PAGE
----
The US dollar saw a day of fluctuation on Thursday and into Friday after a series of ups and downs in the forex trading market.
The currency, which has suffered this week due to a global shift back in favour of more risky assets, rose by a slight amount earlier on Thursday.
This came after a blip on the stock market left the value of some shares down.
It was also fuelled by a decision from the European Central Bank (ECB) to avoid buying up junk bonds.
However, the greenback later dropped due to the “month-end rebalancing” process, which appeared to lead to some traders opting to sell off their dollars.
Overall, the US dollar index – which tracks the greenback’s performance compared to a variety of other global currencies – was down by 0.22% at one stage.
It was spotted at 99.27.
This represents a real fall from grace for the greenback, which had previously been seen at its best position in over three years just last March.
Then, it was spotted at 102.99.
It reached this high point at a time when central banks across the globe were rolling out a range of economic stimulus packages designed to help countries deal with the economic fall out of the coronavirus crisis.
Even beyond the ECB’s decision, however, central banking remained in focus as the last day of forex trading occurred in one of the most unusual Aprils on record.
The Federal Reserve, which is the US central bank, announced on Thursday that its so-called “Main Street Lending Program”, which is designed to provide coronavirus-related finance to small and medium-sized enterprises, would be extended further.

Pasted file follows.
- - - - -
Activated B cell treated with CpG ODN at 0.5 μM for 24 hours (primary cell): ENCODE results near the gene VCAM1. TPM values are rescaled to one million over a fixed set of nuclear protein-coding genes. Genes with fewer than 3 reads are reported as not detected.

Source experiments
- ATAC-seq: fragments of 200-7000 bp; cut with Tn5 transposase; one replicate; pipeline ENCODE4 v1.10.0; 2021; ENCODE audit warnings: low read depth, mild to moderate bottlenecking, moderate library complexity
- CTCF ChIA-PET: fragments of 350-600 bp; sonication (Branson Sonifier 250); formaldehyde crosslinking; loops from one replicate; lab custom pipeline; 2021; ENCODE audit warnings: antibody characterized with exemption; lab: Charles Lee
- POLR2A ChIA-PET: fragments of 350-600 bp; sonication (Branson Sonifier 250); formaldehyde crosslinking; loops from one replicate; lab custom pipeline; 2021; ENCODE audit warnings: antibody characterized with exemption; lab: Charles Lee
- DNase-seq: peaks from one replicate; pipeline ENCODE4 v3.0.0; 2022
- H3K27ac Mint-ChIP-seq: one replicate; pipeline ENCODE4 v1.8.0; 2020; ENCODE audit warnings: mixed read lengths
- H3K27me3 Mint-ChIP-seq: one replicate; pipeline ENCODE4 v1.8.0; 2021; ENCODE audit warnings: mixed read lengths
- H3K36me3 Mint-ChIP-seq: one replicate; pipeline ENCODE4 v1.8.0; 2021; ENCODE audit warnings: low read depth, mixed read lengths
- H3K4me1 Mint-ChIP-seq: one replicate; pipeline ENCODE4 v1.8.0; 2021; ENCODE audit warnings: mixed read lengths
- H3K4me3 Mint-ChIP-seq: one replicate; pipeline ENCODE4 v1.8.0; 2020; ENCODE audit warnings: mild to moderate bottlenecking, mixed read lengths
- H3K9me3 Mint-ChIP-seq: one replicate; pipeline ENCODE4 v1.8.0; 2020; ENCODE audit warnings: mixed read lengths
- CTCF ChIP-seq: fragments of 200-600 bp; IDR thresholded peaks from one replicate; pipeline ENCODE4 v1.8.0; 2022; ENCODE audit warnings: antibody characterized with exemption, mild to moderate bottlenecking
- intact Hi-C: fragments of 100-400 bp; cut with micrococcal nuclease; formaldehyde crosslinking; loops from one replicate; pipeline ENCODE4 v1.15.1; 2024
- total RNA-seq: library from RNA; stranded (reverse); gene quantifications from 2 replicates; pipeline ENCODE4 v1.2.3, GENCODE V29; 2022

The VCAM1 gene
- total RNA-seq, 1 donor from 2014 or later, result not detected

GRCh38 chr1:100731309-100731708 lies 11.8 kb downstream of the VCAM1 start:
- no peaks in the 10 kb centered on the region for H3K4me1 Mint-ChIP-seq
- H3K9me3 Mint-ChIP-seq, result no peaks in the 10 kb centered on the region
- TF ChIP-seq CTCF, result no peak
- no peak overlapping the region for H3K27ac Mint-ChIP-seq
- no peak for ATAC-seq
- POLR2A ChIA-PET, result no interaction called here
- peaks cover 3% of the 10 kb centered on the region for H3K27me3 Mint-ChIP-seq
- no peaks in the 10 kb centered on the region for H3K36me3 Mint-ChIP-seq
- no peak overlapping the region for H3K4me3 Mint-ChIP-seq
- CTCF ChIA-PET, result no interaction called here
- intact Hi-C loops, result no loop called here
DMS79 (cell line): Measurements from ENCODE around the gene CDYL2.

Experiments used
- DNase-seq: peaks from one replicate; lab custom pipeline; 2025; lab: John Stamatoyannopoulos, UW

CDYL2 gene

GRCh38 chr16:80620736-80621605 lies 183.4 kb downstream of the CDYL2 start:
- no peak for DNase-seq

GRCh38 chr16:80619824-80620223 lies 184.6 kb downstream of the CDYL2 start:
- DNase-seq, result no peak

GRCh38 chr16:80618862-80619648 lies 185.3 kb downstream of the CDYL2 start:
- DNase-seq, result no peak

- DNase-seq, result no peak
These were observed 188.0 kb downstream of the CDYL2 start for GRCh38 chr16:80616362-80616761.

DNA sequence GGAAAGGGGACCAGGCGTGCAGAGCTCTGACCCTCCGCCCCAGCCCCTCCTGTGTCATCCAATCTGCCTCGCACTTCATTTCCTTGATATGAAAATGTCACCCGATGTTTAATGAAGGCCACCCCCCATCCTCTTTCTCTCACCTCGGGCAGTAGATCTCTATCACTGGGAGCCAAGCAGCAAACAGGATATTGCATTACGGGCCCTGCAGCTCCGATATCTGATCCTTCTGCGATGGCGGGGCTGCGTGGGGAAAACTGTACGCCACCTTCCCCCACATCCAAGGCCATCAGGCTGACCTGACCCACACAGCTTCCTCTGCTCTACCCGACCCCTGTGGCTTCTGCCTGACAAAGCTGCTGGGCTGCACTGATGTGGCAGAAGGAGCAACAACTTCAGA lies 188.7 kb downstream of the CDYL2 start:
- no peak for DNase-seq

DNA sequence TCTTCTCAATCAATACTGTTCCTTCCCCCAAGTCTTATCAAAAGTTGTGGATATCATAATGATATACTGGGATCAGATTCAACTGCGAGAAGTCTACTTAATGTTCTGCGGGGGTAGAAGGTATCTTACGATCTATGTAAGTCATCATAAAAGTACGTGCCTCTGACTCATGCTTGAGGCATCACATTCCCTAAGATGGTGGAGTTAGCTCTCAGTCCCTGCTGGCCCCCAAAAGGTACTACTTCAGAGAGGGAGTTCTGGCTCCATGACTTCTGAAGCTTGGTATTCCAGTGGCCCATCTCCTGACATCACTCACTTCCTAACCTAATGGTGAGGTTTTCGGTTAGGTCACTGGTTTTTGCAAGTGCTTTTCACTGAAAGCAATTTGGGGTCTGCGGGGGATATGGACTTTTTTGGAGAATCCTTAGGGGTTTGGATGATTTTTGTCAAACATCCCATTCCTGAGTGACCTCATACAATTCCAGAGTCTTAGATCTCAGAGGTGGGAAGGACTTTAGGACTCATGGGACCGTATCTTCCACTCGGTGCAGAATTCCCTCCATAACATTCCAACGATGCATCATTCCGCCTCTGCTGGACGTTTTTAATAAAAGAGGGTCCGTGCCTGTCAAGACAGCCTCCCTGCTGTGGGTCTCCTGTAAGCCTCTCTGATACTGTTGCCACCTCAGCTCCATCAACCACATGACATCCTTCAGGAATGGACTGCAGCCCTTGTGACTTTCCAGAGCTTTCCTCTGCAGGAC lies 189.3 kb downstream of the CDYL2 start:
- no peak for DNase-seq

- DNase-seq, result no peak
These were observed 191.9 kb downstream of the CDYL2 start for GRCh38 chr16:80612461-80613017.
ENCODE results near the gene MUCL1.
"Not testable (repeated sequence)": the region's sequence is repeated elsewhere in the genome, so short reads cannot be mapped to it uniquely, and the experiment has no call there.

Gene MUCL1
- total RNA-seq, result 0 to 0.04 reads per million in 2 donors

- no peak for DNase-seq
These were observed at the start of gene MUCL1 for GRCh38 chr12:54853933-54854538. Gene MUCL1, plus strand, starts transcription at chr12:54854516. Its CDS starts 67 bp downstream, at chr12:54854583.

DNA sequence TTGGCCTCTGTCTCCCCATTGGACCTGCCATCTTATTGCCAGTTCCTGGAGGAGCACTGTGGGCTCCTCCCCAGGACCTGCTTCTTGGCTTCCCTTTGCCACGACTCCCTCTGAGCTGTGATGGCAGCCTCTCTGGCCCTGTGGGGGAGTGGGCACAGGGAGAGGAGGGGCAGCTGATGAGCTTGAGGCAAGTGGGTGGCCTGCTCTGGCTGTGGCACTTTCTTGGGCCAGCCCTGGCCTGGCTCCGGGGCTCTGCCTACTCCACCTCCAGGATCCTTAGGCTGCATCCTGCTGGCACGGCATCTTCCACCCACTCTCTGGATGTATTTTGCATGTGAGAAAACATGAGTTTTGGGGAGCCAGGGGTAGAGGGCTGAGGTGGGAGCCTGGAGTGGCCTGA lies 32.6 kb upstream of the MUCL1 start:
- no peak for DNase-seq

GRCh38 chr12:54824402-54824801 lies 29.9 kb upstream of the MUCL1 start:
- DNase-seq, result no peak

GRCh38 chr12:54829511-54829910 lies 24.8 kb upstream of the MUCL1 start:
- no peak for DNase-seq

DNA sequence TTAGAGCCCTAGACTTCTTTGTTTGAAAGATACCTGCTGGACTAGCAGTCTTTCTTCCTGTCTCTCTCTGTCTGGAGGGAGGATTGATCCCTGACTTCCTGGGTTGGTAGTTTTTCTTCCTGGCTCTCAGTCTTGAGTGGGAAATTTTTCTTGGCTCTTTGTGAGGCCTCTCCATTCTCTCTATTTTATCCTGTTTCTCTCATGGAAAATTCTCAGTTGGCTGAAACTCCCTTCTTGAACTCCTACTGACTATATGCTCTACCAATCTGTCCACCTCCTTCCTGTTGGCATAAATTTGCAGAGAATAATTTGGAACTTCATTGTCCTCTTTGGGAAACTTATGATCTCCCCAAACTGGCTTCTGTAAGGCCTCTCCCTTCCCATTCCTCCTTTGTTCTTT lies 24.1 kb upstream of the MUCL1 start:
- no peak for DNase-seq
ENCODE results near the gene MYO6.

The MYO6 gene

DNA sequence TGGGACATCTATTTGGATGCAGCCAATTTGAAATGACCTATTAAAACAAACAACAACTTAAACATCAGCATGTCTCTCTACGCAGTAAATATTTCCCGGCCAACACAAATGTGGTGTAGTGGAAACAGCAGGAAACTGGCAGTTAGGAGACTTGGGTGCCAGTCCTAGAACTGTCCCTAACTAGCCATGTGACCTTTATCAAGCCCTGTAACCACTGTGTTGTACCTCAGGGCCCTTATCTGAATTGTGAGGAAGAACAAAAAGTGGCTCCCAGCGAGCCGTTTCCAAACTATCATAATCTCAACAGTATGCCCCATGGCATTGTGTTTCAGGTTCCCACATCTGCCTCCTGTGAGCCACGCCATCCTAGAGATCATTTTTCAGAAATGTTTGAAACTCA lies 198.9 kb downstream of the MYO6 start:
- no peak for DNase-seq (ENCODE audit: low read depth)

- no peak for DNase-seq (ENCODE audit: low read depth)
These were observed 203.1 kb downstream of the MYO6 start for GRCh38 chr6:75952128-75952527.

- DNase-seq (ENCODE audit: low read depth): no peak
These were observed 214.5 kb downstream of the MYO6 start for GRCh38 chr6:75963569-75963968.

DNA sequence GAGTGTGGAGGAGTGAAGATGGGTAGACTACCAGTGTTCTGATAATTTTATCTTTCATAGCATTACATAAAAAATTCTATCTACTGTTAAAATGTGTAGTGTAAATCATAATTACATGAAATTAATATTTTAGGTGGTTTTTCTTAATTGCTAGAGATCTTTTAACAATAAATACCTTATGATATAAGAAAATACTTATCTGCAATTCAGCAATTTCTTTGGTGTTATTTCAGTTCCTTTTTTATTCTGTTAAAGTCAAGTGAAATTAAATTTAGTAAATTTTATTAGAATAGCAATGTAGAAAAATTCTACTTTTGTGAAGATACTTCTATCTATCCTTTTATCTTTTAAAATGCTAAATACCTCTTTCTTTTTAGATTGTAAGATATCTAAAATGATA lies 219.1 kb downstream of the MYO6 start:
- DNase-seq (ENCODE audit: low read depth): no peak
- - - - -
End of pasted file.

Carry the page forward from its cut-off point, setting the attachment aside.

This came after the central bank announced on Wednesday that it would hold interest rates in their current low position.
Friday afternoon looks set to be fairly busy in the forex markets, and the US is likely to remain in focus.
A series of ISM manufacturing indices for April will be out at 2pm GMT.
One of these will be the employment index, which is set to show a change from 43.8 to 37.
The purchasing managers’ index (PMI), meanwhile, will be out at the same time and is expected to show a change from 49.1 to 36.9.
Looking ahead to Monday of next week, in China there will be a manufacturing PMI release from Caixin, covering April.
This is due to come out at 1:45am GMT and is set to show a change from 49.4 to 50.3.
In the afternoon, US factory orders data for March is expected at 2pm GMT.
This looks set to show a month on month change from 0% to -9.5%.
Trading volumes may be thinner in Japan over the coming days due to a series of bank holidays.
One of these will be Children’s Day, which is scheduled to take place on Monday.
Constitution Day, meanwhile, is set to take place over the weekend.